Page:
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Haglöfs Roc Down Hooded Jacket ($278)
(Photo: Courtesy Haglöfs)

I live in Albuquerque, New Mexico, where things warm up pretty quickly once March hits. That means all my down jackets were packed away by mid-month—except for this one. The Roc Down got to stay out because it’s the perfect piece for spring transitions. Filled with a thin layer of DWR-coated 800-fill down, it creates just the right amount of warmth for backcountry ski starts or early-morning trips into the office. Once the sun comes out, the jacket packs down to fit in my commuter and ski bags. It will stay out of storage all summer, because the down provides enough immediate warmth for car camping once the light fades from the horizon and it’s time to start a fire. —Jakob Schiller, contributing writer
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Dynafit Radical Pro Ski Boot ($800)
(Photo: Courtesy Dynafit)

For years I insisted on skiing in the stiffest backcountry boots I could find, because that made me feel cool. If the boots didn’t have a 130 flex, they didn’t make it onto my feet. Then I came back to earth—most of the backcountry skiing I do is pretty mellow, so 130 was overkill. That’s why I was excited to get my hands on a pair of the Radical Pros in March. These newly launched boots have a more forgiving and realistic 120 flex and are built to be all-around backcountry kicks. Features I’ve come to love during several trips last month include a giant 60 degrees of motion, a very generous and comfy-out-of-the-box 103-millimeter last, and the Hoji lock system, which allows me to change the boot mode from skinning to skiing with the flick of just one lever. —J.S.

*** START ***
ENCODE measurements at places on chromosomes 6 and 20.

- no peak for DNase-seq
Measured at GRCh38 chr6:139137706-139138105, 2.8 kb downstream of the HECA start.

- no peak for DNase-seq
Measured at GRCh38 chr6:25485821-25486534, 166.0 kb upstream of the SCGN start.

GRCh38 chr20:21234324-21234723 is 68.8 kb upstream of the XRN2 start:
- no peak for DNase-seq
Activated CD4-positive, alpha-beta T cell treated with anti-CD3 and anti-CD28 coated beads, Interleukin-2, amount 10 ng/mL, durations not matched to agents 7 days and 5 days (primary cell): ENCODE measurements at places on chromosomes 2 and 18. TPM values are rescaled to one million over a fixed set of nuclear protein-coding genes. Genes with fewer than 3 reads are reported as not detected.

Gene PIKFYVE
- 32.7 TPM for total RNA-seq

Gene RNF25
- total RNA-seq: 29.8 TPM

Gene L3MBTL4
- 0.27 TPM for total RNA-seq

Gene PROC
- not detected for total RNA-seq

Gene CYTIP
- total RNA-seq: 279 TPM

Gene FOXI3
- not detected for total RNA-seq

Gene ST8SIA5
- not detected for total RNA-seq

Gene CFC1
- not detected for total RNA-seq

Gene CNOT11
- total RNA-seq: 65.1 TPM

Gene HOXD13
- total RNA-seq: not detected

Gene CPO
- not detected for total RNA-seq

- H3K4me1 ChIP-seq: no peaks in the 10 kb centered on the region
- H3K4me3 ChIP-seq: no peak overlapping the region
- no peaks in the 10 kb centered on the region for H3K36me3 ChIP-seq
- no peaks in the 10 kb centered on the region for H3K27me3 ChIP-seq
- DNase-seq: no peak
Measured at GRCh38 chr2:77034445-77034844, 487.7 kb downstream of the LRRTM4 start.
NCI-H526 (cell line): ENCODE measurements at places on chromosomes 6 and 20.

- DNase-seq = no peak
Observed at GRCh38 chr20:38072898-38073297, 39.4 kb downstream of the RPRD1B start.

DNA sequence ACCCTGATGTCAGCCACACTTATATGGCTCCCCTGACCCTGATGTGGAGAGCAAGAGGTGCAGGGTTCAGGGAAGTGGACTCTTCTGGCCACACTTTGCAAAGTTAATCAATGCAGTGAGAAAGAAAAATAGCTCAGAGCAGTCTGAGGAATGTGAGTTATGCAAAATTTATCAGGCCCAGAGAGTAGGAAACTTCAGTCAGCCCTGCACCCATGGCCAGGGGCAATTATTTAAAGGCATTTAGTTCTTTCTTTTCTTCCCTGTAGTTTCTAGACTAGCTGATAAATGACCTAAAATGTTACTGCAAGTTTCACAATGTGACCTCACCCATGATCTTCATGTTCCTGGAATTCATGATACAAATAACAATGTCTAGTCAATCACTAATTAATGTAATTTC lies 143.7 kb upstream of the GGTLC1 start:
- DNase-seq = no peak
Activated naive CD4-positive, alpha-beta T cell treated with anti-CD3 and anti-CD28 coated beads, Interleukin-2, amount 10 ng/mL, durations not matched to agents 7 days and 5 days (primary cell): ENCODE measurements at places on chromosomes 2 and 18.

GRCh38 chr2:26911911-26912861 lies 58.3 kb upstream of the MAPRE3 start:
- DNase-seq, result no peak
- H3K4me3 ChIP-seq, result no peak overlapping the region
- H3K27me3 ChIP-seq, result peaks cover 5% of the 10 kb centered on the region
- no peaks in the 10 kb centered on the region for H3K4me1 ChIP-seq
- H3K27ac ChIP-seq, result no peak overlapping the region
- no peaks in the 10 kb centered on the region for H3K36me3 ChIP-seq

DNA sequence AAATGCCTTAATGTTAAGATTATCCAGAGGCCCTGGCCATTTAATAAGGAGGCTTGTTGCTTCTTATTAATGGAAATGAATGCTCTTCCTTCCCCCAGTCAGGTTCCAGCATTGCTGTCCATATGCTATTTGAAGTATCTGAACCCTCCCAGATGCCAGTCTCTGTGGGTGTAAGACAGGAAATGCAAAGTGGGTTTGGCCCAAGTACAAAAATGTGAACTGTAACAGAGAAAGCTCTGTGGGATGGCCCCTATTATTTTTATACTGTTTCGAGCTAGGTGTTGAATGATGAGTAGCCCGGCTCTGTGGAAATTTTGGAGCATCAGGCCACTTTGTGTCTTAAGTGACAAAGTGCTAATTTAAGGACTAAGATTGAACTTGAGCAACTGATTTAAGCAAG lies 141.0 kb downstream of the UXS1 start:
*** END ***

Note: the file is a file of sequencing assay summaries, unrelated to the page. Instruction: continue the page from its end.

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POC Aim Sunglasses ($220)
(Photo: Courtesy POC)

Who in their right mind would buy giant, ridiculous-looking sunglasses that cost upward of $200? It’s a good question and one I asked myself frequently until I tried this pair. During some longer road rides recently, I was very glad to have the Aim over my eyes—its humongous, curved lenses cut the wind completely, keeping my eyes fresh even if I’m in the saddle for five or six hours. These sunglasses also have a giant field of view so I can easily see cars and riders around me. POC partnered with Zeiss on the lenses for a result that’s ultra clear and crisp, whether you’re eyeing debris on the road or the beautiful vista in front of you. Rubber grippers on the nose and temples kept the glasses on when I was sweating like a pig, and this style fits well under POC and other helmets alike. —J.S.
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Olight Perun2 Flashlight ($90)
(Photo: Courtesy Olight)